So you have the Illuminati, who are rather corporate and manipulative; the Templars, who are rather brutal and militaristic; and then you have the Dragon, who are quite mysterious, and incorporate spiritualism and guerilla tactics. And we've found that these aren't just choices made on the basis of the cooler look or appearance, but that ideologies and philosophies play a part too, and that's really really exciting for us.

Matt Gardner: And how does that tie in with the new browser-based Secret War experience you've just released?

Erling Ellingsen: Well it gives players the opportunity to learn more about their Secret Societies, and show their loyalties too. One of the great things about the community for The Secret World is that the hundreds of thousands of people who've already flagged their Secret Society allegiances are taking it so seriously. They're putting it up on their Facebook walls, and arguing over philosophical points of conflict in the forums, trying to convince each other that their own Society is better, using real world data, historical research, discussing conspiracy theories, to get the upper hand.

We kind of just wanted to create the Secret War browser app to fuel those fires even more, and even after just a matter of hours, there are loads of people getting involved, and that's incredibly encouraging for us.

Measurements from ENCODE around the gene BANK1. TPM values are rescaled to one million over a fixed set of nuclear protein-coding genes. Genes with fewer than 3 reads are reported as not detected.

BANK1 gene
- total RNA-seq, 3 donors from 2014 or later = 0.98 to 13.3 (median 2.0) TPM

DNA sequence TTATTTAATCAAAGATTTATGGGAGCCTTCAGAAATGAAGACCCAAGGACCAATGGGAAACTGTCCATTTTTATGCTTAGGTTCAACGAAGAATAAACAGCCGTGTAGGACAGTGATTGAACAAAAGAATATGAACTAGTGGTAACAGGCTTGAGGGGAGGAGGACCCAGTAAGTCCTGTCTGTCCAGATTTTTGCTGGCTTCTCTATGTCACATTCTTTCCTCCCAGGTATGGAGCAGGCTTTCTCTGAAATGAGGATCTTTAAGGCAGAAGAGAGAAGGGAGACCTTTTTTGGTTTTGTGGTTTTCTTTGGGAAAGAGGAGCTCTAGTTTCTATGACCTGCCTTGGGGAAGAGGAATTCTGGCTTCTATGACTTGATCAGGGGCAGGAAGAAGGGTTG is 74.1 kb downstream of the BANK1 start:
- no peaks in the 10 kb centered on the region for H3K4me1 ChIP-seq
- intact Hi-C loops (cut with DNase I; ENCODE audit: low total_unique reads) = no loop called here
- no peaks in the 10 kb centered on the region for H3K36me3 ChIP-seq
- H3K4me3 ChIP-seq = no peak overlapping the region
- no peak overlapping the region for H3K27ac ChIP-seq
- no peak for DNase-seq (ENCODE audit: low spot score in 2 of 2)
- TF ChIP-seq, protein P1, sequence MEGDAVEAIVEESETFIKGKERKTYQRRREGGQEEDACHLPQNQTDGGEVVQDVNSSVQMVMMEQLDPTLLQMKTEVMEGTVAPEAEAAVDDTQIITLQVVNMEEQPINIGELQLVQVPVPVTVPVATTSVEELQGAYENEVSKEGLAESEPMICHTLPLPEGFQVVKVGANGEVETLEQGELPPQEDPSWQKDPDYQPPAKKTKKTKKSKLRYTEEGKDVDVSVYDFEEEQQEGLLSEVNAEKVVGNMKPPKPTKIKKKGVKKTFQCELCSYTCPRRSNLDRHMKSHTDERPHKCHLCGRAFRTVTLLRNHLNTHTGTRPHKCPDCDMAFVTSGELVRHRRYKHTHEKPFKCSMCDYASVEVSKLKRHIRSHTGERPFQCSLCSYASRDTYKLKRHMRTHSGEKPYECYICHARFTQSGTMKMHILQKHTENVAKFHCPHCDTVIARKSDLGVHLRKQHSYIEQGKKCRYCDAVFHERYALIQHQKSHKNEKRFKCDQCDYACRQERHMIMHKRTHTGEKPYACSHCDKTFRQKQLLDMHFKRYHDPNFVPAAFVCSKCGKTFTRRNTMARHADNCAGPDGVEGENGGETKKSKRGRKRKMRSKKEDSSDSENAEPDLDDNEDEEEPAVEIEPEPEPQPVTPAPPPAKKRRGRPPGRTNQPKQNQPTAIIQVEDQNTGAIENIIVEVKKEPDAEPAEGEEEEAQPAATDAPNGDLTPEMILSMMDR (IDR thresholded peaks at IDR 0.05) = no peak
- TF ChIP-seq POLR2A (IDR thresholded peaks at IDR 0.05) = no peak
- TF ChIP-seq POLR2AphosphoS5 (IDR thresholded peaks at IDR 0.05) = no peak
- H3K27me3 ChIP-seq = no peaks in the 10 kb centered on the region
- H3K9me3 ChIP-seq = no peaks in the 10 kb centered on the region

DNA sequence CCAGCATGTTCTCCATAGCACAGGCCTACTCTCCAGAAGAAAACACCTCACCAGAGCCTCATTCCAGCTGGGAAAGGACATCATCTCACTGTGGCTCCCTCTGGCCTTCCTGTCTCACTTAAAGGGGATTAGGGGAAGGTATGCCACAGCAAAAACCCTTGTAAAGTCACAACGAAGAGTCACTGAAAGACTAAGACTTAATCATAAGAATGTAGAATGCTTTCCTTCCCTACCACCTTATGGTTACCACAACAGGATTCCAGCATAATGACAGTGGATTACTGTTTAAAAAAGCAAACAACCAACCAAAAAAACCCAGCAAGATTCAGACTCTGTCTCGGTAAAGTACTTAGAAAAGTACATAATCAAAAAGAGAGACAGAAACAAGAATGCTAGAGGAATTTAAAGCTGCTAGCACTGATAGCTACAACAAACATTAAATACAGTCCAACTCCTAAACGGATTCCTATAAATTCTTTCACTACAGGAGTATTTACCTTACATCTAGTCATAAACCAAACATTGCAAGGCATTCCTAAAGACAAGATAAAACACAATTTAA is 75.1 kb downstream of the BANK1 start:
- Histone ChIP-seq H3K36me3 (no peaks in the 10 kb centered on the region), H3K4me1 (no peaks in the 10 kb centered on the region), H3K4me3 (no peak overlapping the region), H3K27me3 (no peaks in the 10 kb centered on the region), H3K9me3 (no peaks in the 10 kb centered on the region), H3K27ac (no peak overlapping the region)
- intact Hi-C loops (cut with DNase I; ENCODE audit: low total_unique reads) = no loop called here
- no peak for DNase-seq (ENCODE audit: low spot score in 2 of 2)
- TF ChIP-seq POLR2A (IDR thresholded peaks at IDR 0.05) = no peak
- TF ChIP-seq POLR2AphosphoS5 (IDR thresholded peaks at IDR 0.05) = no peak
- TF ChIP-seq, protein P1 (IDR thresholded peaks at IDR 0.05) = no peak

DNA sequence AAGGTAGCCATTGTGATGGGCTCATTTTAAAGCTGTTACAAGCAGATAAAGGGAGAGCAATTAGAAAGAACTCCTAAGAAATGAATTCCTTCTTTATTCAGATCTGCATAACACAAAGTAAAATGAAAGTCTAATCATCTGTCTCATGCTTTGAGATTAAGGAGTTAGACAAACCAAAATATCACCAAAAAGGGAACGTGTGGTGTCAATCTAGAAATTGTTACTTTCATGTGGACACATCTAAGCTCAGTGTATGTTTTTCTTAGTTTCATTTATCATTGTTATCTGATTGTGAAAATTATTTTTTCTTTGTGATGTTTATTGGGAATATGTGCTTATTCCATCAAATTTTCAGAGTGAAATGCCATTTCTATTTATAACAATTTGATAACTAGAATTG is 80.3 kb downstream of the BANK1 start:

Matt Gardner: Finally, subscriptions. What can you tell us about the payment structure in The Secret World? Will microtransactions be involved and, most importantly, will players be able to 'pay-to-win'?

Erling Ellingsen: Well, we will have a subscription model in place, but we haven't announced the base subscription pricing as yet. As for the rest, the in-game shop will stock vanity items, nothing that enhances power or directly affects a player's abilities in any way. It's important to be very clear on that: we do not want to allow people to buy items that give them a significant advantage in any area of the game. Rest assured that the only things you'll be able to buy are vanity items and 'nice-to-haves'.

Matt Gardner: Brilliant stuff. Thank you for your time.